Business Email Crime scam is on the rise – 400 businesses hit every day

BEC scam-CEO fraud

Imagine: You return from holiday to discover that your accounts team have wired hundreds of thousands of pounds of company funds to a stranger. What’s more shocking is that it was supposedly by your request. This email scam is trending – CEO fraud or Business Email Compromise (BEC). Over $3 billion have been lost over the past three years with over 22,000 victims across the globe.

How the scam works

Attackers spoof the email address of CEOs or directors. They then send messages to the company’s finance department posing as the CEO, tricking them into wiring money. The fraud usually begins with phishing emails to gain access to inboxes, and also to check whether an out of office reply is received. Scammers use Out of office replies and social media to determine whether their target is absent. Each attack is well-researched and targeted specifically to that company, so it is important to be aware that this scam is around and gaining momentum.

Who is targeted

Small and medium sized business are most targeted by scammers. However, while nearly 40% of victims identify as small to medium businesses, larger corporations have equally been affected. Earlier this year the CEO of an Austrian aerospace parts manufacturer was fired after the company lost 42 million euros to a BEC attack. The fraudsters posed as the CEO in order to transfer money to an account for a fake ‘acquisition’. Scammers often focus on companies that work with international suppliers where transferring or wiring money to international accounts is not out of the ordinary.

For many companies such a request may not seem unusual, which is one reason BEC scammers have had so much success. Likewise, throughout a busy workday an emailed request may be plausible enough to fly under the radar. Scammers follow a working day sending emails when you would expect to receive them – during business hours and avoiding lunch time. It is important to be wary, even in the daily commotion of the office where urgent tasks and distractions may cause security to be lax.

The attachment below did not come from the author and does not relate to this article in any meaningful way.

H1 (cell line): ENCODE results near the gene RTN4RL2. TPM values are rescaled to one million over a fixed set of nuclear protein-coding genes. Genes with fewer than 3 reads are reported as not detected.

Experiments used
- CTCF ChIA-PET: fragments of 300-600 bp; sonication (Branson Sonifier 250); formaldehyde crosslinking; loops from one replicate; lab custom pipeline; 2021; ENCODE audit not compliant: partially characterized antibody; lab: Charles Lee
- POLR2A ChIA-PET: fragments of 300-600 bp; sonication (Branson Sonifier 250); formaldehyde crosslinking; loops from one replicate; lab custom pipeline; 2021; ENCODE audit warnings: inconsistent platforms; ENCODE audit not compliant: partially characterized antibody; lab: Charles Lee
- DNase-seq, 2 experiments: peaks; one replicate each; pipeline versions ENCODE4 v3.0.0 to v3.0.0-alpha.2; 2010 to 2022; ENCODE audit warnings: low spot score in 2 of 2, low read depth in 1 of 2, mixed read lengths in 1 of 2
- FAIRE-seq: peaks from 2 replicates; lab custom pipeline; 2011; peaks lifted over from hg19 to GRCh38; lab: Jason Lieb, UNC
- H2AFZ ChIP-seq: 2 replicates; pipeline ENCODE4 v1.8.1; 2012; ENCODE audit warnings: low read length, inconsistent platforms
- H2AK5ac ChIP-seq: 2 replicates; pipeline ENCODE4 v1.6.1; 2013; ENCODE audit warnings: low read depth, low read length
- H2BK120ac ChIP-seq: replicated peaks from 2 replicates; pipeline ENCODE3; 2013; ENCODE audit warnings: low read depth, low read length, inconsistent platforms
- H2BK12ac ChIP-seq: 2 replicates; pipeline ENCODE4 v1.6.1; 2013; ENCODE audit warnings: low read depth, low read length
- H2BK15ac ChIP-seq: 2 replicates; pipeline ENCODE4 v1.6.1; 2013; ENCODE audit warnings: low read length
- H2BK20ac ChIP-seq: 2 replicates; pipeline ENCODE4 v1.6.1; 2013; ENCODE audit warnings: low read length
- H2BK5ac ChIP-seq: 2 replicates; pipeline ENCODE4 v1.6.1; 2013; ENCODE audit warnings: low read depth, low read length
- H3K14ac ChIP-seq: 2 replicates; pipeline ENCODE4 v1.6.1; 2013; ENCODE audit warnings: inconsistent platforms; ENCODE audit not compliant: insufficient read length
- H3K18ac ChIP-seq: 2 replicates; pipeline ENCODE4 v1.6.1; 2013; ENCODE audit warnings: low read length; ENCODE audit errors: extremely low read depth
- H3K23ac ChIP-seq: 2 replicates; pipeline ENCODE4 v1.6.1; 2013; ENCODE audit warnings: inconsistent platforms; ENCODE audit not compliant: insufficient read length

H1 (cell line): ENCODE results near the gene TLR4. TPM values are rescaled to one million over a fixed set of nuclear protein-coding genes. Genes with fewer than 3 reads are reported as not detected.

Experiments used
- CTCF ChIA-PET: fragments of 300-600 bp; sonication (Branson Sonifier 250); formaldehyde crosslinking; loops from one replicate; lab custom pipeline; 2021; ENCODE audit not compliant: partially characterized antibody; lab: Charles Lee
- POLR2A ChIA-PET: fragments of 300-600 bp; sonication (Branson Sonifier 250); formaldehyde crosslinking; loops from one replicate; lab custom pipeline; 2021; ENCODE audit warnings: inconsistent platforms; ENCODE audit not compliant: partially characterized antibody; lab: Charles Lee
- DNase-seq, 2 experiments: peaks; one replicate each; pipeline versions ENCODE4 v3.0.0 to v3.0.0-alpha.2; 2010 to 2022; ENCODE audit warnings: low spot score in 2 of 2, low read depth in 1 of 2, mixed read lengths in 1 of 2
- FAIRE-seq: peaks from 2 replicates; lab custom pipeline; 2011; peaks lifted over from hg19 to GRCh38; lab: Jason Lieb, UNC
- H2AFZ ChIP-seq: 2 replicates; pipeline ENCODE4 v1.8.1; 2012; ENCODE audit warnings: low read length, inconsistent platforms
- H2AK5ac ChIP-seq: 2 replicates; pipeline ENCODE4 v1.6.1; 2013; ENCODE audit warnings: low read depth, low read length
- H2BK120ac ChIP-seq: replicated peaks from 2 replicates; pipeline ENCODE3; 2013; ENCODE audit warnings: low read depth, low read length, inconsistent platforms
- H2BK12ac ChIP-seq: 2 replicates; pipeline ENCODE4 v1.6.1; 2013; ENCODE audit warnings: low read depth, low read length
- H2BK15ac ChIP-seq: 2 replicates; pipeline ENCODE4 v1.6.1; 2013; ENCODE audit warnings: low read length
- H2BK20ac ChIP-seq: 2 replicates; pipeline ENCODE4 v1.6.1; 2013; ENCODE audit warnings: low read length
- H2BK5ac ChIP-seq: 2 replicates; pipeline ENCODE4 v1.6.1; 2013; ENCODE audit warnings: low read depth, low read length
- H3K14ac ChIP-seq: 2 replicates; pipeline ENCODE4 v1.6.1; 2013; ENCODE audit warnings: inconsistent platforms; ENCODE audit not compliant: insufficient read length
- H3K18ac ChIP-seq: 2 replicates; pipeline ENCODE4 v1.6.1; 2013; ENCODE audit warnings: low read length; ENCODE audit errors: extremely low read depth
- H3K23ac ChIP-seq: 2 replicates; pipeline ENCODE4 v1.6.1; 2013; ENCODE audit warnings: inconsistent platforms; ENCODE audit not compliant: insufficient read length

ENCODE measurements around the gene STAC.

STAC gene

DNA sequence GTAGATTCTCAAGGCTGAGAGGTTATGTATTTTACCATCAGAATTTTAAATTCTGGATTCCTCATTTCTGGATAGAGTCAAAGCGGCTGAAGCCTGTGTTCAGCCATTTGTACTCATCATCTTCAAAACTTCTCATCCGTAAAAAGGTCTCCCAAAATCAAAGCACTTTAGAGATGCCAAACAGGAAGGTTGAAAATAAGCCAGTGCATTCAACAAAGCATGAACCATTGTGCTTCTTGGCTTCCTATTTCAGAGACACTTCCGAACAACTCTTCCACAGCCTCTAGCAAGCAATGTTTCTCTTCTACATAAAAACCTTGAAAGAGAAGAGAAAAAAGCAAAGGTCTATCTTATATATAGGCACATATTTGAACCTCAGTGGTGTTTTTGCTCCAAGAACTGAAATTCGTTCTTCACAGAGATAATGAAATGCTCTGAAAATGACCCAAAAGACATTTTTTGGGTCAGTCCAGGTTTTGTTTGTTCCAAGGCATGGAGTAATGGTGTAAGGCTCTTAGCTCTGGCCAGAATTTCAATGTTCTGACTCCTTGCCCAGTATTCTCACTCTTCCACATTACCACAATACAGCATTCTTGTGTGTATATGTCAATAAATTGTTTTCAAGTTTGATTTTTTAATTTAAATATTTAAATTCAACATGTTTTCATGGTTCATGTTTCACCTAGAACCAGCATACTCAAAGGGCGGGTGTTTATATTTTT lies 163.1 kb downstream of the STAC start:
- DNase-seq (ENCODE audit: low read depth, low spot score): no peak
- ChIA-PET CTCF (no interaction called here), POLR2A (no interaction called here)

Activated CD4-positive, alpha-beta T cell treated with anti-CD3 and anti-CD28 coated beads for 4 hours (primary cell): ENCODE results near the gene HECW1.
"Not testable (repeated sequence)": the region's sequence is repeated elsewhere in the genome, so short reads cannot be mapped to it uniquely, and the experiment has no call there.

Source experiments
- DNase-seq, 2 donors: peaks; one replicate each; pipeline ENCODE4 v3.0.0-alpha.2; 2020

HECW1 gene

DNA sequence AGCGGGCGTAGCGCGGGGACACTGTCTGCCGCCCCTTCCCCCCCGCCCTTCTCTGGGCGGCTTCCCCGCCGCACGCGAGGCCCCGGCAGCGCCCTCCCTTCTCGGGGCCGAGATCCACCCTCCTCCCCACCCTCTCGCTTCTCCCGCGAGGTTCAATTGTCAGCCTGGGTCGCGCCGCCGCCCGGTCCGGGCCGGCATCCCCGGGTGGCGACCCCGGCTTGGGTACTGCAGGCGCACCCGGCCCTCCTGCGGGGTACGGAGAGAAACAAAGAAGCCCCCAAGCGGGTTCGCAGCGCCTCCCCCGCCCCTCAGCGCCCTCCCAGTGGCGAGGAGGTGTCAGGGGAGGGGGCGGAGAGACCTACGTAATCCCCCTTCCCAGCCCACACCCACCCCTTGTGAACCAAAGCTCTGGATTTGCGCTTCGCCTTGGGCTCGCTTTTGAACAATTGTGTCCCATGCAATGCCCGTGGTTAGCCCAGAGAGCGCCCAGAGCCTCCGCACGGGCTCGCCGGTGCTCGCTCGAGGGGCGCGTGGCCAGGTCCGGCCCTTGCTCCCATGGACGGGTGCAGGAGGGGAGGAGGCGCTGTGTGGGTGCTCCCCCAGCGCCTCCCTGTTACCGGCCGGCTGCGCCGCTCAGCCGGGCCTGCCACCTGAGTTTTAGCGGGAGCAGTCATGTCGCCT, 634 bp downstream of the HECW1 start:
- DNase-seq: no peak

How to stay safe

Hackers cleverly disguise their scams so it is important to be aware of common signs of phishing emails. However, these are a few telling signs to look out for and advice on how to safeguard your company. You can also click here for our blog post with ITVET’s tips for spotting phishing emails.

BEC scam statistics

1. The subject line
‘Request’ is the most commonly used subject line or other single-words such as payment, urgent or transfer. These are hard to filter as the simple mundane subject lines do not arouse suspicion.

2. The email address
Occasionally, the scammer’s email address may on first glance appear to be from your director. On closer inspection you might notice that the domain may be off by one letter e.g. [email protected] Scammers are aware that during a busy day such small, sly changes could go unnoticed.

3. Education
Make sure your accounts team are aware of this thriving scam and to reinforce the importance of acting cautiously around financial transactions.

4. Communication
When it comes to protecting your company from a scam, communication is key. Cross-checking financial requests or two-factor authentication is important, ideally through multiple modes of communication. Verify significant transactions verbally or in person, especially if the request seems out of the ordinary.

To discuss your email security contact our team on 01279 464 470 or email [email protected]

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